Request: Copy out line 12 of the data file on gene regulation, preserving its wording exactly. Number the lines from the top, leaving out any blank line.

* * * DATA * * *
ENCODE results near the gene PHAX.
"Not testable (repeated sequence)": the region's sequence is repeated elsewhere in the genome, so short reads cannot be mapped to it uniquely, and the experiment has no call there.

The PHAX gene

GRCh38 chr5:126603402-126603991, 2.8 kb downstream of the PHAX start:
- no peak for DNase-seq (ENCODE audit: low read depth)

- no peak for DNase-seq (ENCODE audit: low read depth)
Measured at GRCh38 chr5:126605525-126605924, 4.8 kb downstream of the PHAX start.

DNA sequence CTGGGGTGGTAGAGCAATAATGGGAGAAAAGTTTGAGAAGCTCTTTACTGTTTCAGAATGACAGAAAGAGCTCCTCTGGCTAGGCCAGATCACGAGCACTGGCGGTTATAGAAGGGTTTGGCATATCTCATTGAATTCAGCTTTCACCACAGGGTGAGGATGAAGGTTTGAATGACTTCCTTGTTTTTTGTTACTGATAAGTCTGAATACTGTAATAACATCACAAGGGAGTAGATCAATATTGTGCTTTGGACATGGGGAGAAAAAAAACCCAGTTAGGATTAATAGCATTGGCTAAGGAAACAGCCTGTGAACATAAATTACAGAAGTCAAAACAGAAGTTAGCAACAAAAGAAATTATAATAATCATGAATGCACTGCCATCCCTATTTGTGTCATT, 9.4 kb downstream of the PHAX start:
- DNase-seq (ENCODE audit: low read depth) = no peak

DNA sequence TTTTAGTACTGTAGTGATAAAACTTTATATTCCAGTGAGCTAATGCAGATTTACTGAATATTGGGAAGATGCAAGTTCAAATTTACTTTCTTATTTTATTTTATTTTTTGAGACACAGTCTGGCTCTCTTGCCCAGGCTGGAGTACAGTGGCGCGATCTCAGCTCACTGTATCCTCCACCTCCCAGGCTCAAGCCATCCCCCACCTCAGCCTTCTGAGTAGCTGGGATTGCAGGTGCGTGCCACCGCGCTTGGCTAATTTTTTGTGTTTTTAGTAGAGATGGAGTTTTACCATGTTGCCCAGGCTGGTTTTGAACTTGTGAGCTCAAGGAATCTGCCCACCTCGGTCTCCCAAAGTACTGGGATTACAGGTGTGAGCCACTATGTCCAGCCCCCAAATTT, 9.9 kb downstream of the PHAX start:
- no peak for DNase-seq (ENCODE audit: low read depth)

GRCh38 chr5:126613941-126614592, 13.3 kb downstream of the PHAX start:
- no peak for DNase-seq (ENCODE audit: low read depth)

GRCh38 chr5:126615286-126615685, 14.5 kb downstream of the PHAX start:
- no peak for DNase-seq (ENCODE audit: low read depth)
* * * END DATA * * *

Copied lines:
GRCh38 chr5:126613941-126614592, 13.3 kb downstream of the PHAX start: